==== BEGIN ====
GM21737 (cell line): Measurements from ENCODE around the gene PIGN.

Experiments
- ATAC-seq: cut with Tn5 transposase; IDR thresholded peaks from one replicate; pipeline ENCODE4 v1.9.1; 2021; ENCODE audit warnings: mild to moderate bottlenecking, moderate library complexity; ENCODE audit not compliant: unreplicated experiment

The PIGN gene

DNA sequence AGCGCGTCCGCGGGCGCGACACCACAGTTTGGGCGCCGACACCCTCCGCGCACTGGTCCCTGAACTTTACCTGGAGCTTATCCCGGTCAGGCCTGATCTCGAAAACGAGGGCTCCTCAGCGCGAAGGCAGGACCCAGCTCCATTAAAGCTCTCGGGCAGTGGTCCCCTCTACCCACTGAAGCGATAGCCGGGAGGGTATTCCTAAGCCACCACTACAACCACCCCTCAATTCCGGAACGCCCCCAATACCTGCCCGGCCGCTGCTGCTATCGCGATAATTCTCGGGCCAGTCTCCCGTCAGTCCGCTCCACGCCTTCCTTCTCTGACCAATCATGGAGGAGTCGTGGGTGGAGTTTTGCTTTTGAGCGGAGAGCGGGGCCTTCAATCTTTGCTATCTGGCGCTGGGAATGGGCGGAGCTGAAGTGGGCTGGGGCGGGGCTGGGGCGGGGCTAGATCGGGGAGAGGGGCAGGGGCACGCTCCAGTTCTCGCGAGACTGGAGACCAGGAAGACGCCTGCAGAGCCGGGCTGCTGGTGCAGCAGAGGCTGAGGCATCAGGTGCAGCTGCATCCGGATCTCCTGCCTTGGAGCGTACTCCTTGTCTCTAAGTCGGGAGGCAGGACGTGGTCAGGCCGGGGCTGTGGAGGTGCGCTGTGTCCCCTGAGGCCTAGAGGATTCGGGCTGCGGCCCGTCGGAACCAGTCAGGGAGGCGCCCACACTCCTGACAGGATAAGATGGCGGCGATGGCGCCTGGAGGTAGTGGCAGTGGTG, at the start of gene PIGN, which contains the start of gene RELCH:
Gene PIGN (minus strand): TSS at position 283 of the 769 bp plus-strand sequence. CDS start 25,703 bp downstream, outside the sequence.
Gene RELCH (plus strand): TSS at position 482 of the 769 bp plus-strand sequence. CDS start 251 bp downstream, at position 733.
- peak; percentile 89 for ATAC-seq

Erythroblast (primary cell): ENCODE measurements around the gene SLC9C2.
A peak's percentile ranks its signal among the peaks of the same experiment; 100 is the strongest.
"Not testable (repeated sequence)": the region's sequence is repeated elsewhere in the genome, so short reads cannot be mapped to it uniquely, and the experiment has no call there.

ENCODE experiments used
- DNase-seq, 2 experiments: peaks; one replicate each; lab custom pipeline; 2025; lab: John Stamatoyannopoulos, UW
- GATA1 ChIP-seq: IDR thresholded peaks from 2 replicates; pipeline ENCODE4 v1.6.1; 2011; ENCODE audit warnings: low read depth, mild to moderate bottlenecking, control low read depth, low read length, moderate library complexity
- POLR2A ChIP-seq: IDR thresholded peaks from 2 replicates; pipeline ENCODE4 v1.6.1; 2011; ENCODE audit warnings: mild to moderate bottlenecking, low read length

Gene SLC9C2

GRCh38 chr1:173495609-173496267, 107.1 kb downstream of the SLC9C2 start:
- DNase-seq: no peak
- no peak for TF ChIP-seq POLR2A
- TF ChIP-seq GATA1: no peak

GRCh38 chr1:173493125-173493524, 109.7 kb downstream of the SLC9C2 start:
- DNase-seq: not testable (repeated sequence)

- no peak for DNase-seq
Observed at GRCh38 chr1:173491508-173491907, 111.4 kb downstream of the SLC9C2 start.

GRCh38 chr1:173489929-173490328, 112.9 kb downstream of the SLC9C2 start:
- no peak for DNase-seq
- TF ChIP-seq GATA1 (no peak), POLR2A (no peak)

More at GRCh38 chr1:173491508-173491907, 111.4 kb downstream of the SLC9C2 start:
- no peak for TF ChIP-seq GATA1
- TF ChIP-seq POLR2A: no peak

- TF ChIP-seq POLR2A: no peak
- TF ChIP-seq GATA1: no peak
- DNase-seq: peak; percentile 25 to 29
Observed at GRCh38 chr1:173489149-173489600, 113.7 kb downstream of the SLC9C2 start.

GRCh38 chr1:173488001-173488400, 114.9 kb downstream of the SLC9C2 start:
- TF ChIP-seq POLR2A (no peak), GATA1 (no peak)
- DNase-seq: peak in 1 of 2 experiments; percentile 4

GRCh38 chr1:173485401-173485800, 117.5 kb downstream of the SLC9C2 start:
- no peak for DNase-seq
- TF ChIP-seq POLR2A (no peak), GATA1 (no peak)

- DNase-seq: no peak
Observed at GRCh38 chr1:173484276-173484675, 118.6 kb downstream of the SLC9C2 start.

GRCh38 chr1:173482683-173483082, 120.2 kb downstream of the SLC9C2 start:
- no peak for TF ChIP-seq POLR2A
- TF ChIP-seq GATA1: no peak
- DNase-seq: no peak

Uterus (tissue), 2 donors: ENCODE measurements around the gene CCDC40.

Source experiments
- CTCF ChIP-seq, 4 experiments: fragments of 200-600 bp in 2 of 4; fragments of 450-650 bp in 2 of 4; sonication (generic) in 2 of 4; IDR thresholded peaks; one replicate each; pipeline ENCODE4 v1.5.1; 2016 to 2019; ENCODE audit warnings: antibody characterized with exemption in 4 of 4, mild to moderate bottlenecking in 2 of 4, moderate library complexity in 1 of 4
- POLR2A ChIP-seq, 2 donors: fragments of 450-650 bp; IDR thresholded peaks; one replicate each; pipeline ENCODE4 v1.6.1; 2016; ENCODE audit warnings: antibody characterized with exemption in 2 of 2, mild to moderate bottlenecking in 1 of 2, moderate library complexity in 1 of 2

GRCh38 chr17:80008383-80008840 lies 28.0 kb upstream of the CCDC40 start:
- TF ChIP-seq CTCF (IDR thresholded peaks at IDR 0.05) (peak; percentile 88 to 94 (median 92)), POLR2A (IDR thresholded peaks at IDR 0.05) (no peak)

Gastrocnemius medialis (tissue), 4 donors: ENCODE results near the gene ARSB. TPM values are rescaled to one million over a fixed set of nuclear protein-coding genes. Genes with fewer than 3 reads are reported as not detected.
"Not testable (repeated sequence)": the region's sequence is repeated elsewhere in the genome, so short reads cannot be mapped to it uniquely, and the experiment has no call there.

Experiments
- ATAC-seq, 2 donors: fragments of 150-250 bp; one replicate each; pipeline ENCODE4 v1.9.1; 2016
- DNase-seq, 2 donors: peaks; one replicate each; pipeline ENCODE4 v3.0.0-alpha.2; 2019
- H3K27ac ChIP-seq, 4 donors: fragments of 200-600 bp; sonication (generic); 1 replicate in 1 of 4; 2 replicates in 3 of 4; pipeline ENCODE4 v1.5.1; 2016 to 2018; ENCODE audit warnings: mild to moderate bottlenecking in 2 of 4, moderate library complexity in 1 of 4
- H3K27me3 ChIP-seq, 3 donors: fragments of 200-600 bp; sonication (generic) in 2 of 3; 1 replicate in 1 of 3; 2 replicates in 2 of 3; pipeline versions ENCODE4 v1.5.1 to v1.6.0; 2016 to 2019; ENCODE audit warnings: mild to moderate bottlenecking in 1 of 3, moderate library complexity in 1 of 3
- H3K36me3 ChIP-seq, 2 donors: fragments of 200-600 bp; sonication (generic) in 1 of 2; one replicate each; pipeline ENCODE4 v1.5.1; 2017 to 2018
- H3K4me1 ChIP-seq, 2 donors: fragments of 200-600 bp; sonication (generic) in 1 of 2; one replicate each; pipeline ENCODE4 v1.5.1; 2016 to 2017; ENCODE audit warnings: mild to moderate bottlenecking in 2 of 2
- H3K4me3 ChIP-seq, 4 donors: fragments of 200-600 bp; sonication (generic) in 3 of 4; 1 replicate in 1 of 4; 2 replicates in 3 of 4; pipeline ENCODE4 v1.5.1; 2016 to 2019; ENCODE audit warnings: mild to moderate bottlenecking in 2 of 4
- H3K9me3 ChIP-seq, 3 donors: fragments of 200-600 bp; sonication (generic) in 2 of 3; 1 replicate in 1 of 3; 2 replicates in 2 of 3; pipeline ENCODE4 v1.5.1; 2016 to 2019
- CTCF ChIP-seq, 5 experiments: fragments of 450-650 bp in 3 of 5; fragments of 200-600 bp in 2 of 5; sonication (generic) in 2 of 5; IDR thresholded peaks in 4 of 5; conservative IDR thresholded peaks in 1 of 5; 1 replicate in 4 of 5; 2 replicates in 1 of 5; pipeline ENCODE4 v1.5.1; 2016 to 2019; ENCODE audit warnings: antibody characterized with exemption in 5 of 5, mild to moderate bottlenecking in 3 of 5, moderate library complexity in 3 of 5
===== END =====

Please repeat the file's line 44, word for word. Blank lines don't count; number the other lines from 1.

- no peak for TF ChIP-seq POLR2A